US stock markets ended the past trading week clearly in the red. On Friday, the S&P 500 lost -1.3%. The Dow Jones recorded a loss for the fifth day in a row and closed -1.6% lower at its lowest level since the beginning of April. The Nasdaq 100 technology index declined -0.8% after setting another record just above 14’200 points the previous day.
Among other things, statements by James Bullard, President of the Federal Reserve Bank of St. Louis, caused a subdued mood. He spoke out in favour of raising key interest rates as early as 2022, which would be significantly earlier than the Federal Reserve had envisaged last week. In addition, the big expiration day of options on indices and individual stocks on Friday caused price fluctuations.
The outlook for the new trading week remains gloomy. The Asian stock exchanges started Monday in deep red. In Tokyo, the Nikkei lost around -3.5% and in Hong Kong the Hang Seng lost -1.5%. The Shanghai Composite is -0.1% weaker after the Chinese central bank left key interest rates unchanged as expected.
The downtrend is also likely to continue on Wall Street: Futures on the major indices signal further losses on Monday.
European commercial banks are to continue to benefit from exemption rules to come through the corona crisis unscathed. Thus, the European Central Bank (ECB) has decided to continue the more generous calculation of the leverage ratio introduced last year for another nine months. The exemption rule was originally intended to last until the end of June. With the extension, banks will be able to make certain adjustments in the calculation of the leverage ratio in the coming months to achieve a better quota.
In Great Britain, retail sales surprisingly fell in May. Compared to the previous month, -1.4% less sales were recorded, while analysts had expected a plus of +1.5%. The food sector in particular saw sales drop by -5.7%. On an annual basis, of course, the picture looks different due to the base effect of the corona crisis. Compared to the same period last year, British retail sales rose by almost +25%.
According to the Confederation of British Industries (CBI), the consumer behaviour of the British will be decisive in determining how quickly the gross domestic product (GDP) will return to its pre-crisis level. It predicts that the economy could recover from the setback as early as the end of 2021. Accordingly, economists expect GDP growth of +8.2% in the current year, followed by +6.1% next year. The pivotal point, however, is consumer behaviour.
|14:30||US||Fed Chicago National Activity Index (May>)||+0.24|
|US||Johnson & Johnson||ESG Investor Update|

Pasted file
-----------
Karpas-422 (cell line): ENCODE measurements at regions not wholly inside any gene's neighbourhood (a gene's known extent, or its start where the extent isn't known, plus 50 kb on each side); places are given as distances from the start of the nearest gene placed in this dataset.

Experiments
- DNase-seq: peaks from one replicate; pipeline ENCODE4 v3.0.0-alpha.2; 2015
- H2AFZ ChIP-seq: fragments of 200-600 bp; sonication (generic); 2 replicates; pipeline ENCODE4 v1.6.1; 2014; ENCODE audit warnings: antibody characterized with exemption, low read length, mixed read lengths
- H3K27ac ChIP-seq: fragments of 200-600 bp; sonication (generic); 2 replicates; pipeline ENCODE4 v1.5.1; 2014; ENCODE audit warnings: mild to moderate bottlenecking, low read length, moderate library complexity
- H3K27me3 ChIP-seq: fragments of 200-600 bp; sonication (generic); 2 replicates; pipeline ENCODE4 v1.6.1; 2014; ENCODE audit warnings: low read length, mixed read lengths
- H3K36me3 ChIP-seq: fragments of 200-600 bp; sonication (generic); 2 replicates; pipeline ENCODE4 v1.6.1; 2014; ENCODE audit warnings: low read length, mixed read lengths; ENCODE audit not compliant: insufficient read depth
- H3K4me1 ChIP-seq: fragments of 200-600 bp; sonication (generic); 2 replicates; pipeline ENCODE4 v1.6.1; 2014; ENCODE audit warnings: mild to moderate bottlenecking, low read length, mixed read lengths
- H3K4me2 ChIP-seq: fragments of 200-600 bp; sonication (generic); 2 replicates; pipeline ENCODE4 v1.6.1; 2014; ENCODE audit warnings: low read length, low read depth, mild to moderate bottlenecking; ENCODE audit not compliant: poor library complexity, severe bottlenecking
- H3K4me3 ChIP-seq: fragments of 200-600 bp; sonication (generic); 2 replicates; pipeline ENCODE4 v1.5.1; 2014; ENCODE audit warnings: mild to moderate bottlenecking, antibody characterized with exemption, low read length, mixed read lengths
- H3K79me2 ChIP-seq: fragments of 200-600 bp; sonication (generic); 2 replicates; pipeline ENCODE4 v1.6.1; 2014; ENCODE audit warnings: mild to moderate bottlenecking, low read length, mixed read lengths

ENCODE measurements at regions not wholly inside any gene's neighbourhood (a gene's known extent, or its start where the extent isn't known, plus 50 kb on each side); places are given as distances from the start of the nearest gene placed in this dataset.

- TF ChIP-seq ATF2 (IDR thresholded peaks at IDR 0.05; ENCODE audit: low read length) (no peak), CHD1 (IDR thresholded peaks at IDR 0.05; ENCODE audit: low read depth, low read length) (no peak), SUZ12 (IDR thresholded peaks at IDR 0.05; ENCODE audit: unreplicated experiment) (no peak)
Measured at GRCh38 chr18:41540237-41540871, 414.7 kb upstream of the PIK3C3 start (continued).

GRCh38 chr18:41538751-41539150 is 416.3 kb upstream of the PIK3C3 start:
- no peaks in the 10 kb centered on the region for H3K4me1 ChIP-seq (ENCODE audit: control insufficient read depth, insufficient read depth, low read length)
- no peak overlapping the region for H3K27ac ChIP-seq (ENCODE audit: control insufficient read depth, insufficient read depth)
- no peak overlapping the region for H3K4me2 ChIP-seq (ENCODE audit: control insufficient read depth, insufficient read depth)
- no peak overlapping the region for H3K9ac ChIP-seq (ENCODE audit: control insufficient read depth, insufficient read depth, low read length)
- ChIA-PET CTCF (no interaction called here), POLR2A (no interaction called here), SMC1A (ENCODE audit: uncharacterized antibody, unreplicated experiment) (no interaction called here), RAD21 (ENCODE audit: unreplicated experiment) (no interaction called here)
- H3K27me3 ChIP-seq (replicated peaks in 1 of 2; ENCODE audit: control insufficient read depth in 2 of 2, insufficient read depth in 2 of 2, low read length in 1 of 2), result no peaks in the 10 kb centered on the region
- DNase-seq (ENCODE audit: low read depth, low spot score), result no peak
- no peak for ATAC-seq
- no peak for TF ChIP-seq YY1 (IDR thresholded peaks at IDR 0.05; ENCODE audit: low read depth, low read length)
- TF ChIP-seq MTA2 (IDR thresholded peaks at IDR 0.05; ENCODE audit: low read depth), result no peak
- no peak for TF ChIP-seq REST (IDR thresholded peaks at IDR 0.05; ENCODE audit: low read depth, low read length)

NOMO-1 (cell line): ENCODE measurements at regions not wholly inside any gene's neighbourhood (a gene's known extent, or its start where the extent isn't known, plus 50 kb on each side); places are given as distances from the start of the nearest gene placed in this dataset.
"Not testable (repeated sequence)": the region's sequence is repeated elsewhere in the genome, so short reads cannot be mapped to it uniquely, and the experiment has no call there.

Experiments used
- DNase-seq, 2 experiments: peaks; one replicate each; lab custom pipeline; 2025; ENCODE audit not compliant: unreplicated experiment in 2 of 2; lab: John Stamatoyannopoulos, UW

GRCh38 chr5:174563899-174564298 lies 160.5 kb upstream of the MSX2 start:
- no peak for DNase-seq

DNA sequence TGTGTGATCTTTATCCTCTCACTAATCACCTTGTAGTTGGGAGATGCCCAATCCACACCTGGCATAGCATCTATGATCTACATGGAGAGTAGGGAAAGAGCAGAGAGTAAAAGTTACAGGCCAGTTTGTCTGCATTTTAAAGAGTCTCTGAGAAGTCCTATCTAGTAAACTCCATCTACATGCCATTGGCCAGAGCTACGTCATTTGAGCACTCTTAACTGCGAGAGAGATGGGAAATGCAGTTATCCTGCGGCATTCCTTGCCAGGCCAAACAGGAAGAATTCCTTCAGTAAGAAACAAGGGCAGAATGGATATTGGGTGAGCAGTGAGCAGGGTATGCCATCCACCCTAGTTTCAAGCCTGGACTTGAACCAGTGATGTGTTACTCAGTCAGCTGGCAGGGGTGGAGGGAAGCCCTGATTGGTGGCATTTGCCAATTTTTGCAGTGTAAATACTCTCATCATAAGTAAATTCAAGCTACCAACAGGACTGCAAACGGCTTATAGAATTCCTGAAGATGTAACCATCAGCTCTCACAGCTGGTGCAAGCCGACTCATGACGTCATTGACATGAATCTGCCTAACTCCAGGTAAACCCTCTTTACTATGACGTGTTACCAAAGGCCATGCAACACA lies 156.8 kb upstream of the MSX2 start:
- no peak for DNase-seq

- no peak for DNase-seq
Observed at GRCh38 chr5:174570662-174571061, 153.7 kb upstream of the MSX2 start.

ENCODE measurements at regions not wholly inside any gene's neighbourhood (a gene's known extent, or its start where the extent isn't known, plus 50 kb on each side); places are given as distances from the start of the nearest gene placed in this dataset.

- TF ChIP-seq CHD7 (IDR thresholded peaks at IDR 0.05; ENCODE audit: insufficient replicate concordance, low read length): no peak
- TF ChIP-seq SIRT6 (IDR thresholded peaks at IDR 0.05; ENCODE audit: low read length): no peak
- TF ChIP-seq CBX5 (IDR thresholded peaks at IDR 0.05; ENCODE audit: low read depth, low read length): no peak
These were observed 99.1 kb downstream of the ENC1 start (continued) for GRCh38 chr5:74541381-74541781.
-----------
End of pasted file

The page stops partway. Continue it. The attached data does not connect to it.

Publisher: LGT Bank (Switzerland) Ltd., Glärnischstrasse 36, CH-8027 Zurich
Editor: Alessandro Fezzi, +41 44 250 78 59, E-Mail: firstname.lastname@example.org
Source: LGT Bank (Switzerland) Ltd.
Risk Disclosure (Disclaimer)
This publication is an advertising material / marketing communication. This publication is for your information only and is not intended as an offer, solicitation of an offer, or public advertisement to buy or sell any investment or other specific product. Its content has been prepared by our staff and is based on sources of information we consider to be reliable. However, we cannot provide any confirmation or guarantee as to its being correct, complete and up to date. The circumstances and principles to which the information contained in this publication relates may change at any time. Information that has been published should therefore not be understood as implying that no change has taken place since its publication or that it is still up to date. The information in this publication does not constitute an aid for decision-making in relation to financial, legal, tax-related or other consulting matters, nor should any investment decisions or other decisions be made on the basis of this information alone. It is recommended that advice be obtained from a qualified expert. Investors should be aware that the value of investments can fall as well as rise. Positive performance in the past is therefore no guarantee of positive performance in the future. Investments in foreign currencies are also subject to fluctuations in exchange rates. We disclaim all liability for any loss or damage of any kind, whether direct, indirect or consequential, which may be incurred through the use of this publication. This publication is not intended for persons subject to legislation that prohibits its distribution or makes its distribution contingent upon an approval. Any person coming into possession of this publication shall therefore be obliged to find out about any restrictions that may apply and to comply with them. In line with internal guidelines, persons responsible for compiling this report are free to buy hold and sell the securities referred to in this report.